KEPHART recently hosted a meeting of the minds… the senior living minds. Nearly a dozen topical experts gathered to discuss the challenges and solutions that we face surrounding the future of senior living and potential solutions. Among the attendees were owners and operators of senior living communities, developers, architects, and several industry innovators.
Here are a couple of the challenges and potential solutions that were discussed.
Challenge: People have housing. What they really need is connection. How do we ensure that opportunities to form connections and to be immersed within a community are available?
Solution: One way of looking at senior living is to divide it into two segments – “Hardware” and “Software.” In this model, “Hardware” refers to the physical environment we create while “Software” refers to the intangibles that breathe life into the community. This includes operations, management and culture. As designers of the physical space, we should be looking for ways to maximize opportunity for connection between residents, staff and visitors. And we should be listening and engaged with those developing the software to maximize well-being. This will help empower residents to be involved and create a community.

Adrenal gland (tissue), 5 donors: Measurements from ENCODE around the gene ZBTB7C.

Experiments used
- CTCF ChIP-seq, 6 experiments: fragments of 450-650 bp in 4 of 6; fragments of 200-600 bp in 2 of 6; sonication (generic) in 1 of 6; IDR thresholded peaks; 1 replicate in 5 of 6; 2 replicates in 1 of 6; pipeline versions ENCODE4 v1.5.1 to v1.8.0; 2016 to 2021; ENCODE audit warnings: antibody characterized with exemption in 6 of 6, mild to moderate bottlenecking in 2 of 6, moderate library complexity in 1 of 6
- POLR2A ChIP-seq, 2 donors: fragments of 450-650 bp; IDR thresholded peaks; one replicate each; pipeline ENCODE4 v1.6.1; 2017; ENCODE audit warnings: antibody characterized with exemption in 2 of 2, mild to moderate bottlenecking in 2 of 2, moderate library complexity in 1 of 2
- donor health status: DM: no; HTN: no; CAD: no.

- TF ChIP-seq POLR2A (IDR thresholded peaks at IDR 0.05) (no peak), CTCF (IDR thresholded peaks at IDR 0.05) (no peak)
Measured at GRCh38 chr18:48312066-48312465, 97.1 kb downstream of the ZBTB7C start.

Challenge: We are currently in a hospitality mode. As operators, we tend to want to help fix things and fix relationships. We will field a complaint – “my neighbor’s dog barks too much” – and go resolve it on behalf of the resident. We don’t need to fix things for people, but rather support people.
Solution: Being aware of Boomer mentality, we need to turn residents into contributors rather than consumers. It is practical to be less hospitality oriented and to focus more on resident engagement and commitment. Boomers also seek engagement, purpose and a mission. The majority of senior living models in existence are ones striving to appeal to all. In the future, this model must shift away from a “one size fits all” mentality and instead focus on a specific demographic or brand.
Challenge: The majority of seniors fall into the disappearing middle class. There are not enough affordable options to meet the needs of these individuals.
Solution: Labor can be 60% of the operating cost of the community. Can we reduce the cost of care by encouraging the able bodied to help care for those that need assistance? Could family members be part of the care giving or students looking for housing, in return for lower rates for the residents? We could be screening future residents and their families for those that are able to support and are willing to invest in the community.
As a follow-up to this conversation, we will be touring a variety of senior living communities throughout the Denver metro area to further explore challenges and opportunities in the built environment. Stay tuned for more information to come about our findings.